Special Needs Trust Distributions and Trustee Fees

Posted by Patty Manko on Fri, Nov 15, 2013 @ 12:22 PM


describe the imageTrust Distributions

Most special needs trusts give the trustee sole discretion to make distributions from the trust funds. There are specific guidelines to be followed in making distributions.  A general rule is that distributions should not be made directly to the beneficiary.  Instead checks should be made payable directly to the vendors when goods are purchased or to the providers when services are rendered.

Charging a trustee fee

Even if the trust does not contain any specific language about fees, the trustee has a right to be paid.  The trustee fee is a tax deduction for the trust and is taxable income to the trustee.  The following are some factors to consider in determining an appropriate fee:

  •   the amount of assets in the trust
  •   the complexity of the investments
  •   the beneficiary’s needs
  •   the services being performed 

There are two considerations used in determining a fee; the first is the number of hours worked, the second is the type of service provided. Activities such as paying bills and balancing the checkbook will be charged at one rate. More complicated tasks such as working on legal, investment, and tax matters would probably command a higher figure. This is especially important if the trustee has a financial or legal background.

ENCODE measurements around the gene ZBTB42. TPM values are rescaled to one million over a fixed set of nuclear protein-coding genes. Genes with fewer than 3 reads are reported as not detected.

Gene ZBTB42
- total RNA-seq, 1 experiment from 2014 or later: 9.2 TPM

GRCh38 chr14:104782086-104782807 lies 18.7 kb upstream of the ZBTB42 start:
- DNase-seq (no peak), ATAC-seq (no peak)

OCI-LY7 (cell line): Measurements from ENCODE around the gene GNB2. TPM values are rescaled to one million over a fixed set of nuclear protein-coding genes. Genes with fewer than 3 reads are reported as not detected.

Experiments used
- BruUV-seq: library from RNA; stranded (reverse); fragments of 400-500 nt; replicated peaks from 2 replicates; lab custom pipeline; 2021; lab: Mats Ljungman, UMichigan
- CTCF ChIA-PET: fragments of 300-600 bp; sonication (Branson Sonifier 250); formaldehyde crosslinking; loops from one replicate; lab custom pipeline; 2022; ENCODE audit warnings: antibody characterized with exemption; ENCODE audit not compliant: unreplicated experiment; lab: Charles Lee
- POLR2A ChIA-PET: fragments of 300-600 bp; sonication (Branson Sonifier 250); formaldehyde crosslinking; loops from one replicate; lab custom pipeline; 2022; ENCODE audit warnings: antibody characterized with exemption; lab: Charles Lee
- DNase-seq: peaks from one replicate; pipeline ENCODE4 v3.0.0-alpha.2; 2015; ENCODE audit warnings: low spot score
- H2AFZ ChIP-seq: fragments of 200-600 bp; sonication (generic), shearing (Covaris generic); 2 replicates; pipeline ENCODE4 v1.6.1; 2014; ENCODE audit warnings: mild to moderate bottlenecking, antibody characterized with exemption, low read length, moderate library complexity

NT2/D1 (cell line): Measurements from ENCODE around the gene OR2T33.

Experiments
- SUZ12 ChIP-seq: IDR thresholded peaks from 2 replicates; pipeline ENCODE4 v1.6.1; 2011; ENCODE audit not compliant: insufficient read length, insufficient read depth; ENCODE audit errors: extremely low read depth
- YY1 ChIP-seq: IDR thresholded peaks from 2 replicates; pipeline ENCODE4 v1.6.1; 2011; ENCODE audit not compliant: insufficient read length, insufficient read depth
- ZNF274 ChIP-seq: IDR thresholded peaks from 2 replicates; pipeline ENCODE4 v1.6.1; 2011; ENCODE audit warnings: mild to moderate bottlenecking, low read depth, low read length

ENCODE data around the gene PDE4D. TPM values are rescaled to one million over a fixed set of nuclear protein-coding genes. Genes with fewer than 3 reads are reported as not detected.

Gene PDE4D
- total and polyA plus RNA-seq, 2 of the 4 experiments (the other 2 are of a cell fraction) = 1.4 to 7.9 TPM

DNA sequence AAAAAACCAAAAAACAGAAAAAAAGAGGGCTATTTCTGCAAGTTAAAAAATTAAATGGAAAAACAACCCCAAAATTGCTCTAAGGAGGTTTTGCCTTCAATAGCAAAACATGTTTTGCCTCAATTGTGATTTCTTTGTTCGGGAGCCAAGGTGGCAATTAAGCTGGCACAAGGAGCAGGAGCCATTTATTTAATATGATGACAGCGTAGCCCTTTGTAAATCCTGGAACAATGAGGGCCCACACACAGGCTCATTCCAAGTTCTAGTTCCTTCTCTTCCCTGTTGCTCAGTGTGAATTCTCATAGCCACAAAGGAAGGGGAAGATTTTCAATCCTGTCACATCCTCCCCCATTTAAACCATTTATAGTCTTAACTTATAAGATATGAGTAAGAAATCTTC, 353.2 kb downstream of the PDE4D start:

Time and billing records

The trustee should keep a written record of all the time spent on trust activities. Some trustees maintain a log book in which they write down the date, time spent, and nature of each service. If any personal funds are used for the trust, the trustee should keep receipts for reimbursement from the trust assets. Reimbursements should be made promptly. Plan to keep these records at least until the beneficiaries have approved your account. Click below to view an example of a  trustee log and to download a blank log. 

 Download a Trustee Time Log

Tags: Special Needs Trusts, Trustee Services

How Trustees Can Protect Themselves

Posted by Patricia Manko on Tue, Sep 11, 2012 @ 04:18 PM

hardhat resized 600To protect themselves' from any given potential liability, trustees' best defense is to always act in the best interest of the beneficiary.

  • They should read the trust thoroughly and understand their responsibilities.
  • Trustees need to make sure that all of the trust property that is supposed to be part of the trust is actually registered to the trust.
  • All assets—real estate, automobiles, and investment accounts—should be properly insured.
  • Income taxes must be paid in a timely manner.